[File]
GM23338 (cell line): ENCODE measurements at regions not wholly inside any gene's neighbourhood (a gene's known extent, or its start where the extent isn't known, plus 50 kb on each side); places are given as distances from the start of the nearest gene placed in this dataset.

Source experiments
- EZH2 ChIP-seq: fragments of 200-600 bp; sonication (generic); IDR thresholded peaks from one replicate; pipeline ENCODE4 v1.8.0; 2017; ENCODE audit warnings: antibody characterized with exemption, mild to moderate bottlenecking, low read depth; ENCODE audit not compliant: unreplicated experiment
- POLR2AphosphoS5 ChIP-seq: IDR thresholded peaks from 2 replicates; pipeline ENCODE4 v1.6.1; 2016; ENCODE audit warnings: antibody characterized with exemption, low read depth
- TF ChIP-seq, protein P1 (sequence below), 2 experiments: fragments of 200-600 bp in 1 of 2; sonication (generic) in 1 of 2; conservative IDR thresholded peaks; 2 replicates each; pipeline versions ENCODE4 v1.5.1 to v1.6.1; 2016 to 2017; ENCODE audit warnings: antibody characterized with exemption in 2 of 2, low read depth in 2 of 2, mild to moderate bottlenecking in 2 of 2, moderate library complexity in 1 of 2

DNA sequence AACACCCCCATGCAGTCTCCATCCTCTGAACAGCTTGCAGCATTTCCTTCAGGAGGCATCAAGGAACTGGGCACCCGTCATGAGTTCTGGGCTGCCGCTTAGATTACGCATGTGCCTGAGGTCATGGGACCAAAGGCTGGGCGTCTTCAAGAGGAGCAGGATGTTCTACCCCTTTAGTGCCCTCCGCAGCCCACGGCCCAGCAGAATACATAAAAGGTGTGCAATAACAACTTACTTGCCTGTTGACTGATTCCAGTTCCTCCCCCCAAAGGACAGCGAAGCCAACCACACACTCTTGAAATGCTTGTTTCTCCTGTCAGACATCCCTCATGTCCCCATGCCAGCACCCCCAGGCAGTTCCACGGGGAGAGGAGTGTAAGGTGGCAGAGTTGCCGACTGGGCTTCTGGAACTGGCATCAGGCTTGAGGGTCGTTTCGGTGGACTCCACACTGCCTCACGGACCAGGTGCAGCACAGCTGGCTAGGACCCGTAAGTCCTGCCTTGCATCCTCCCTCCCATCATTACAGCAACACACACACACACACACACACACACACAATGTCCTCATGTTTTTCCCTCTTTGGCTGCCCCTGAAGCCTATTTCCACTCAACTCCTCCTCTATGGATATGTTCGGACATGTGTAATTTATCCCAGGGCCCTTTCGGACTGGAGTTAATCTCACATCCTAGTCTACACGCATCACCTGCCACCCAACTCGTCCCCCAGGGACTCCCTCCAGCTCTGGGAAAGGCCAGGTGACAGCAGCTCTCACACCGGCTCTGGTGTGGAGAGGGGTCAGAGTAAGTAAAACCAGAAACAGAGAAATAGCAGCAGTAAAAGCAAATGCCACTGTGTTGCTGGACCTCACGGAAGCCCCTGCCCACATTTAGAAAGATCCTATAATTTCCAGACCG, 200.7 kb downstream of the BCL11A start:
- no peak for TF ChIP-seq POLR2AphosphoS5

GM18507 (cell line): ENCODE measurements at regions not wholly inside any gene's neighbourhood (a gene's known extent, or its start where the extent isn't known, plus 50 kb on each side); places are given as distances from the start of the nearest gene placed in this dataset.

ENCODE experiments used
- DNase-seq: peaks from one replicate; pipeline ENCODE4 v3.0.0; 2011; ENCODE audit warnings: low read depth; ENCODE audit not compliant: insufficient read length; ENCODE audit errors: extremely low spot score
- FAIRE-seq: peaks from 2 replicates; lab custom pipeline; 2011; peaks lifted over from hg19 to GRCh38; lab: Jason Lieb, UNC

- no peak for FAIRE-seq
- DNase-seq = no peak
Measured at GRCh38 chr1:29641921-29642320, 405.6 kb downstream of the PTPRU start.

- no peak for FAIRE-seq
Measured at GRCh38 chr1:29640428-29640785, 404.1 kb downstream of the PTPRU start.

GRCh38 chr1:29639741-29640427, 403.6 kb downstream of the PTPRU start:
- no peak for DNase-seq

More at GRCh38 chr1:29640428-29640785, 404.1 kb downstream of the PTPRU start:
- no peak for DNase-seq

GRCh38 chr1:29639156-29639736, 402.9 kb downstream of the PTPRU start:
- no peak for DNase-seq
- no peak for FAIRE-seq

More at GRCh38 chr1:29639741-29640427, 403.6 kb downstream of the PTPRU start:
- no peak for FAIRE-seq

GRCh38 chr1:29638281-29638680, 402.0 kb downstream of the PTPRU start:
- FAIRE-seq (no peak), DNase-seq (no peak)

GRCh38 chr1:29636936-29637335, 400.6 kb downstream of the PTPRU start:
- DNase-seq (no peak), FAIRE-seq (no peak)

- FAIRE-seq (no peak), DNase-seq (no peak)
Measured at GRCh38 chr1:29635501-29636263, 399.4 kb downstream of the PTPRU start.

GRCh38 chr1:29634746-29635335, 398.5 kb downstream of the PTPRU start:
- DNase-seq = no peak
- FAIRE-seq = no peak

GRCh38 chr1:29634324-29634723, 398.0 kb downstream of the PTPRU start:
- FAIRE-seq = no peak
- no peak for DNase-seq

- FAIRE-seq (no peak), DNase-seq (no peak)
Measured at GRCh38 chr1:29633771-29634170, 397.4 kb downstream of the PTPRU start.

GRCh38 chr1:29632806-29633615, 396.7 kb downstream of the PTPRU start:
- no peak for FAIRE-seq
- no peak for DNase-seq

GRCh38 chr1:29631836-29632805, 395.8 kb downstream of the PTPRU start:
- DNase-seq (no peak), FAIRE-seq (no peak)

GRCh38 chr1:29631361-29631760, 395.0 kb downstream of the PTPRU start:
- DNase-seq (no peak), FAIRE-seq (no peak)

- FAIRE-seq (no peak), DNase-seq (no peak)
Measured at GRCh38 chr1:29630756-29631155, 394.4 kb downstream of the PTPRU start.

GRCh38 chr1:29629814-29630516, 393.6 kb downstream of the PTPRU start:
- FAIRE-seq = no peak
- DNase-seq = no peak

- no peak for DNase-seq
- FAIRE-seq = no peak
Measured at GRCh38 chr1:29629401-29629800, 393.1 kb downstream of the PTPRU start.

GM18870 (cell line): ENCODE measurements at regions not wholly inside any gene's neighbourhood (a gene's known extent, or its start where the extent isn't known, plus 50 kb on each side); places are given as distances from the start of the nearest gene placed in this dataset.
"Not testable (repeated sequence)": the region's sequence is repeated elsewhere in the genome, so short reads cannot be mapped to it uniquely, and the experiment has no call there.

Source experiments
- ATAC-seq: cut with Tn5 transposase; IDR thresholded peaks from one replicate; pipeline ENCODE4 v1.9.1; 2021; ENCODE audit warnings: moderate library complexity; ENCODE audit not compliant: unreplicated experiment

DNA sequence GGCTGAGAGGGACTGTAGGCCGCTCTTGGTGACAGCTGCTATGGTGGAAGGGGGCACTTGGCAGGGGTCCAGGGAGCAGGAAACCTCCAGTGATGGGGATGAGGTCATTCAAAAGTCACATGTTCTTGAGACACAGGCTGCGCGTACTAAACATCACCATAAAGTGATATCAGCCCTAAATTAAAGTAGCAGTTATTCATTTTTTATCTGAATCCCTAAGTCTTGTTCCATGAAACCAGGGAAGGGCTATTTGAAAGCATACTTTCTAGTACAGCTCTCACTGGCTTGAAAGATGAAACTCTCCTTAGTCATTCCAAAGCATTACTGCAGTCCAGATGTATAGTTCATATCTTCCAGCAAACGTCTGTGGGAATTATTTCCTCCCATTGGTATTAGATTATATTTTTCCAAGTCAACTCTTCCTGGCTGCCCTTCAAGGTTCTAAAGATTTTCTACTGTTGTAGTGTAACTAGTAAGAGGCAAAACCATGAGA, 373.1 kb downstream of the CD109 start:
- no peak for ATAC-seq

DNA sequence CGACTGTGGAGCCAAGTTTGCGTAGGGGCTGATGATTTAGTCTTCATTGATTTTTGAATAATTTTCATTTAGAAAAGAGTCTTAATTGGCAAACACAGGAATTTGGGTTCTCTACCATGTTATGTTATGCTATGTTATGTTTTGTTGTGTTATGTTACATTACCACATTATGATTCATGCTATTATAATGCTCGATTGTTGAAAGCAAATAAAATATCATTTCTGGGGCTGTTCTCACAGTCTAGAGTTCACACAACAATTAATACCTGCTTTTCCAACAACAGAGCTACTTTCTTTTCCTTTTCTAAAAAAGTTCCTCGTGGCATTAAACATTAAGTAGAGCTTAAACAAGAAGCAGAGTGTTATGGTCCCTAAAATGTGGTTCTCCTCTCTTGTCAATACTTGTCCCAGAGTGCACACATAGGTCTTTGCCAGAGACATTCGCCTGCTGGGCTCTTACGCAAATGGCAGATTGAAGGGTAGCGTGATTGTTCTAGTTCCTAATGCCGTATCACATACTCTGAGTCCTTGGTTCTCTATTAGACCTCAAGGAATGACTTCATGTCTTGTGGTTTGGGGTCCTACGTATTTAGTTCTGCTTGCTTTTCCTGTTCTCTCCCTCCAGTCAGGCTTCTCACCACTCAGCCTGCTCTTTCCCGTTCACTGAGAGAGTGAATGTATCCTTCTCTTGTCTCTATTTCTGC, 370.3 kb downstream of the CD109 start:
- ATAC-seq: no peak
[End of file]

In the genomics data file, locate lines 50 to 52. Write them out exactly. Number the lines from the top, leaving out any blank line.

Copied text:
- FAIRE-seq = no peak
- DNase-seq = no peak

- no peak for DNase-seq